What information is useful and what information is not useful, analysis to determine the root causes of the situation, and then suggest a plan of attack/recommendations should be included. There are no right or wrong answers. However, there are good and bad analyses and recommendations! Each student is expected to have fully prepared for the individual case as discussed above, and to be ready and willing to share his/her views with the class. One constant objective in every case discussion is to raise as many possible key issues in the case, and to have a full articulation (pros and cons) of these issues. Individual Case Guidelines
3 + written pages (you can add exhibits, if needed), to be handed in on the due date Position your paper as a memo/recommendation to senior management Provide your recommendations and the key reasons for your recommendations Solve the business problem(s) and justify your decision See the due dates in the syllabus Please put your name on each assignment AND include the questions provided Individual cases that are late will be assessed 10pts each day that they are late Group Case Presentations All students must read the cases, BUT no written material is required, only the teams need to present.
Follow the guidelines above for cases in general Groups will present as a team (all must be part of the presentation) 30-45 minutes (10-15+ slides recommended) See due dates in the syllabus Academic Honesty and Integrity Statement The University views academic dishonesty as one of the most serious offenses that a student can commit while in college and imposes appropriate punitive sanctions on violators. Here are some examples of academic dishonesty. While this is not an all-inclusive list, we hope this will help you to understand some of the things instructors look for.
The following is excerpted from the University’s policy on academic honesty and integrity; the complete policy is available at http://www. osccr. neu. edu/policy. html. •Cheating – intentionally using or attempting to use unauthorized materials, information or study aids in an academic exercise. This may include use of unauthorized aids (notes, texts) or copying from another student’s exam, paper, computer disk, etc. •Fabrication – intentional and unauthorized falsification, misrepresentation, or invention of any data, or citation in an academic exercise.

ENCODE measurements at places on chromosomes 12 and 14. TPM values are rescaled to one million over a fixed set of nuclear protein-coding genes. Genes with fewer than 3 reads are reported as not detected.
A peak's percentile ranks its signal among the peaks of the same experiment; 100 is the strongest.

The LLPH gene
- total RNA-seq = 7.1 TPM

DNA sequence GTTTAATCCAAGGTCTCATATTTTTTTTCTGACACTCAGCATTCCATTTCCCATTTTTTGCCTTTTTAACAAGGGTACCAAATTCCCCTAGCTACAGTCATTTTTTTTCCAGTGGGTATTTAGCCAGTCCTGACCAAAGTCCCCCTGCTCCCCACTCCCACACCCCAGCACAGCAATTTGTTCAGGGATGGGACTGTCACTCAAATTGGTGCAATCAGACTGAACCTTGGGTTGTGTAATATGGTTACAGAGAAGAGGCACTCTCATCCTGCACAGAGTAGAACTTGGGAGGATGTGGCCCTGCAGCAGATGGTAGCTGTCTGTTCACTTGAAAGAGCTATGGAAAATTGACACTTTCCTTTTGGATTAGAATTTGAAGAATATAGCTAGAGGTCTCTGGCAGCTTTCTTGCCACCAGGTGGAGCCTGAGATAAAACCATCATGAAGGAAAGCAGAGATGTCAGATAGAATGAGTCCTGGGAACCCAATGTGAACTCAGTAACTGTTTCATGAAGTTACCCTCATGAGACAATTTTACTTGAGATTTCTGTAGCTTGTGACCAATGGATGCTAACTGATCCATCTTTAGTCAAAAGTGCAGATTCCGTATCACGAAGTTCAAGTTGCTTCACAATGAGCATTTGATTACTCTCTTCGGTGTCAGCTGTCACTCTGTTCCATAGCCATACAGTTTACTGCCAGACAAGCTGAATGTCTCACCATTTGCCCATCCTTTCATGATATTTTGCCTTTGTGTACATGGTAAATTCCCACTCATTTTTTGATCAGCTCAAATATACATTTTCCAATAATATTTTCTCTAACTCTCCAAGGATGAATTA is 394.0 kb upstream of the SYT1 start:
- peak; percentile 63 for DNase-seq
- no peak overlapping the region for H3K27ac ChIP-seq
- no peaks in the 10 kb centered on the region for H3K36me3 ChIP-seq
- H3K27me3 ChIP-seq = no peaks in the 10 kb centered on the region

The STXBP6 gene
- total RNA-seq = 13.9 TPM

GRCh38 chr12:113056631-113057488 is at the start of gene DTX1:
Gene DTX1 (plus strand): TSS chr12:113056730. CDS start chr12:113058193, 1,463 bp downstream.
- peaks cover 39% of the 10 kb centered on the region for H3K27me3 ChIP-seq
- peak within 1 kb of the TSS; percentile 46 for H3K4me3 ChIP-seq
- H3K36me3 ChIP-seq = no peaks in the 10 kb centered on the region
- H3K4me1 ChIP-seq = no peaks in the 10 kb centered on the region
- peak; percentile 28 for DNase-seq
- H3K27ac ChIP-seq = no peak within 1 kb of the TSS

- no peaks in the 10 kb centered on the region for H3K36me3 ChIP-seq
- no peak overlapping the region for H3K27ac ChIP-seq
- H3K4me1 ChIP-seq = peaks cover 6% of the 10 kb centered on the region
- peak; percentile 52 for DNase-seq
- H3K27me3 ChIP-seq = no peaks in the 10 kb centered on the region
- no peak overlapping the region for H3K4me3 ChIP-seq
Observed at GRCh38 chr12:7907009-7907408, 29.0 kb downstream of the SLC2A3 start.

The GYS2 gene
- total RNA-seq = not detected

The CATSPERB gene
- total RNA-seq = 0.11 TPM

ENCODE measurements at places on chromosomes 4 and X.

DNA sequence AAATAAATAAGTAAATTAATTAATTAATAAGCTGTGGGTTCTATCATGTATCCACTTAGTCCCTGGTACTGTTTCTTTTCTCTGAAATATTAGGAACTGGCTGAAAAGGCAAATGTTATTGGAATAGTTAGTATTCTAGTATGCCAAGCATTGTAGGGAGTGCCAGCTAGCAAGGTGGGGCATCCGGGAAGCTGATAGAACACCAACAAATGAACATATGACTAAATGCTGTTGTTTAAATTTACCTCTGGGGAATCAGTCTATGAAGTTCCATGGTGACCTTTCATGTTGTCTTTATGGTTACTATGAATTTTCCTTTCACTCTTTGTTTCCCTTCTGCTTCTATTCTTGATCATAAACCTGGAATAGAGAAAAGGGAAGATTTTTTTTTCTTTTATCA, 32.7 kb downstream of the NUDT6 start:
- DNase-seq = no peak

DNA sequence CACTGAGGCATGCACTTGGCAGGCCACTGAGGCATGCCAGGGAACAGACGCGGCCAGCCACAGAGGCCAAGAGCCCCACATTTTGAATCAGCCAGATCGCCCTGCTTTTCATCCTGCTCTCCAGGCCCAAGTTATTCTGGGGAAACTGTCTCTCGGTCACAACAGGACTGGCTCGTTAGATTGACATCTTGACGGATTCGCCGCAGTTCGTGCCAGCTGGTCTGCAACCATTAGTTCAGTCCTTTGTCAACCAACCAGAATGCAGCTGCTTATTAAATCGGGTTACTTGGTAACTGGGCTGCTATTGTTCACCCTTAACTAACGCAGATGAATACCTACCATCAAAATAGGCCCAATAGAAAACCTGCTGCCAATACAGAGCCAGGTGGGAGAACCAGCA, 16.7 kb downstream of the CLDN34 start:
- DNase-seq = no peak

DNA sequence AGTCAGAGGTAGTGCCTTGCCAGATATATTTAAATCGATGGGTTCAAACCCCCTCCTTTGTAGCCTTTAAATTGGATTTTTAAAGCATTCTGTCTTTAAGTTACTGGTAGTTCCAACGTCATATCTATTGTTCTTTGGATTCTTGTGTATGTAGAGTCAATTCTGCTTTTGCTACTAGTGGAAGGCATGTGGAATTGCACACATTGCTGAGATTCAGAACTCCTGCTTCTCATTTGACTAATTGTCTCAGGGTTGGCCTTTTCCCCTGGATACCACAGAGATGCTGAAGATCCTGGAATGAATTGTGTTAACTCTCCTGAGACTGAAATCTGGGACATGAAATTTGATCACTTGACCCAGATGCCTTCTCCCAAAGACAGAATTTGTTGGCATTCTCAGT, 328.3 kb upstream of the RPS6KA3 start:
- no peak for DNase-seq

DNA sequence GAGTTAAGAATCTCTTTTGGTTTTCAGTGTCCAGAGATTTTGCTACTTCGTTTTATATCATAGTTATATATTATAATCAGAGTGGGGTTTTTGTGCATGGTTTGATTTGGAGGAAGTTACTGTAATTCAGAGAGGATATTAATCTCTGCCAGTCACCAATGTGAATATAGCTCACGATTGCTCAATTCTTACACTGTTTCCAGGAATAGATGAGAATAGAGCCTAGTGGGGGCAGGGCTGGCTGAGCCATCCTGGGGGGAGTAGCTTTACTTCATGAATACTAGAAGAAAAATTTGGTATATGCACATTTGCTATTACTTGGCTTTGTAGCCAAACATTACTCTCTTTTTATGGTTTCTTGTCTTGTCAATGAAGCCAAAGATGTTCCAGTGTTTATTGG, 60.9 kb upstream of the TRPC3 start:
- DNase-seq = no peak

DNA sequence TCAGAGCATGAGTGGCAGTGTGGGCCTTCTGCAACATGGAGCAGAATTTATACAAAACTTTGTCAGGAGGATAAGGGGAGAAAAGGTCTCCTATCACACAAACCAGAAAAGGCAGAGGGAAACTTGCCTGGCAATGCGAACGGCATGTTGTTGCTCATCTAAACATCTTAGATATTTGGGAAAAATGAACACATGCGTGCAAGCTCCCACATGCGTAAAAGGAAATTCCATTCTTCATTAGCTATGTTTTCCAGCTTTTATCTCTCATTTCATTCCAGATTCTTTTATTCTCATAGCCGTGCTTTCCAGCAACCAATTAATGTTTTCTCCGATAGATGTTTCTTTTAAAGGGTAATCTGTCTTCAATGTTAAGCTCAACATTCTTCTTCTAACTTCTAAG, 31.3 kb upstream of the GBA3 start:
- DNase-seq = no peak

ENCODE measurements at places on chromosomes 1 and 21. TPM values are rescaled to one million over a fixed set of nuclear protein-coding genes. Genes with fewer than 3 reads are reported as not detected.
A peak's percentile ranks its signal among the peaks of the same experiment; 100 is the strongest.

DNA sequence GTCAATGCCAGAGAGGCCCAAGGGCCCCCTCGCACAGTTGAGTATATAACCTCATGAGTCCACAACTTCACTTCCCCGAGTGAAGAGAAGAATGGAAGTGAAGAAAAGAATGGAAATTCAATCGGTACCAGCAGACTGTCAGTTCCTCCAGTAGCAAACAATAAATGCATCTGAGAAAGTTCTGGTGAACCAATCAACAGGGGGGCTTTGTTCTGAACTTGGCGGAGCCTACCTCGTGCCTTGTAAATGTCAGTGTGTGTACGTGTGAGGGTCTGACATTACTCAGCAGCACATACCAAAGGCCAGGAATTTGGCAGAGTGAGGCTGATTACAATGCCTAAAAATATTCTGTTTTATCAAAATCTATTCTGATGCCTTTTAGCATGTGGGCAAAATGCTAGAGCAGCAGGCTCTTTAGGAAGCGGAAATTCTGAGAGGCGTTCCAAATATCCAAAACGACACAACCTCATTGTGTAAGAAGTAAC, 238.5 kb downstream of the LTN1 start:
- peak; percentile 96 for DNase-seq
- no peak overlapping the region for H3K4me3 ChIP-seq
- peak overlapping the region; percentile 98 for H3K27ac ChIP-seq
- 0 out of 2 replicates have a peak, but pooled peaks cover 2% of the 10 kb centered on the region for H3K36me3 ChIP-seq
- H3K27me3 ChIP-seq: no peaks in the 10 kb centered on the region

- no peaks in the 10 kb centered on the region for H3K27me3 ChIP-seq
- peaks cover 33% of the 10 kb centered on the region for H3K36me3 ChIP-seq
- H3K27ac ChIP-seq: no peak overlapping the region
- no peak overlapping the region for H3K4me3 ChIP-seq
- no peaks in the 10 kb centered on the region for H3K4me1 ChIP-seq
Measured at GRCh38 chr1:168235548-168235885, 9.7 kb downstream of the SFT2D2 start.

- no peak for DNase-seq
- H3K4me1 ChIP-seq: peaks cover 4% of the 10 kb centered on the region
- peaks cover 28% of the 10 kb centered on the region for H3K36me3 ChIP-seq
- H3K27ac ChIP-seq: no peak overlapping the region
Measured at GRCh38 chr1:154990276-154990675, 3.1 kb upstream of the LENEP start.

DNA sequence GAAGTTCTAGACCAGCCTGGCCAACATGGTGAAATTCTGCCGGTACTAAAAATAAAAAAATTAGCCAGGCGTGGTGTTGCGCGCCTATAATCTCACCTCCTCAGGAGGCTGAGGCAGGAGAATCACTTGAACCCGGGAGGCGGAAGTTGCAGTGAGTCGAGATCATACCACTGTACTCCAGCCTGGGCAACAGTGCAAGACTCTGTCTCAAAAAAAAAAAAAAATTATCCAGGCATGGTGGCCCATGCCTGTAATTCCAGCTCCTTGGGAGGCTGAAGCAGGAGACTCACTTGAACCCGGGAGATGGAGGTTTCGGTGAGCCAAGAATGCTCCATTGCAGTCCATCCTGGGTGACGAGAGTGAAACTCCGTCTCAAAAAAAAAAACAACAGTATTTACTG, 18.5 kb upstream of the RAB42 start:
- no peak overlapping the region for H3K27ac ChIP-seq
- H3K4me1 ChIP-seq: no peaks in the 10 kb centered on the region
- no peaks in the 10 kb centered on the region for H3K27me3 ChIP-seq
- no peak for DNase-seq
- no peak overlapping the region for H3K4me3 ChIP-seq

Examples may include making up data for a research paper, altering the results of a lab experiment or survey, listing a citation for a source not used, or stating an opinion as a scientifically proven fact. •Plagiarism – intentionally representing the words or ideas of another as one’s own in any academic exercise without providing proper documentation by source by way of a footnote, endnote or intertextual note. •Unauthorized collaboration – Students, each claiming sole authorship, submit separate reports, which are substantially similar to one another. While several students may have the same source material, the analysis, interpretation and reporting of the data must be each individual’s.
•Participation in academically dishonest activities – Examples include stealing an exam, using a pre-written paper through mail order or other services, selling, loaning or otherwise distributing materials for the purpose of cheating, plagiarism, or other academically dishonest acts; alternation, theft, forgery, or destruction of the academic work of others. •Facilitating academic dishonesty – Examples may include inaccurately listing someone as co-author of paper who did not contribute, sharing a take home exam, taking an exam or writing a paper for another student.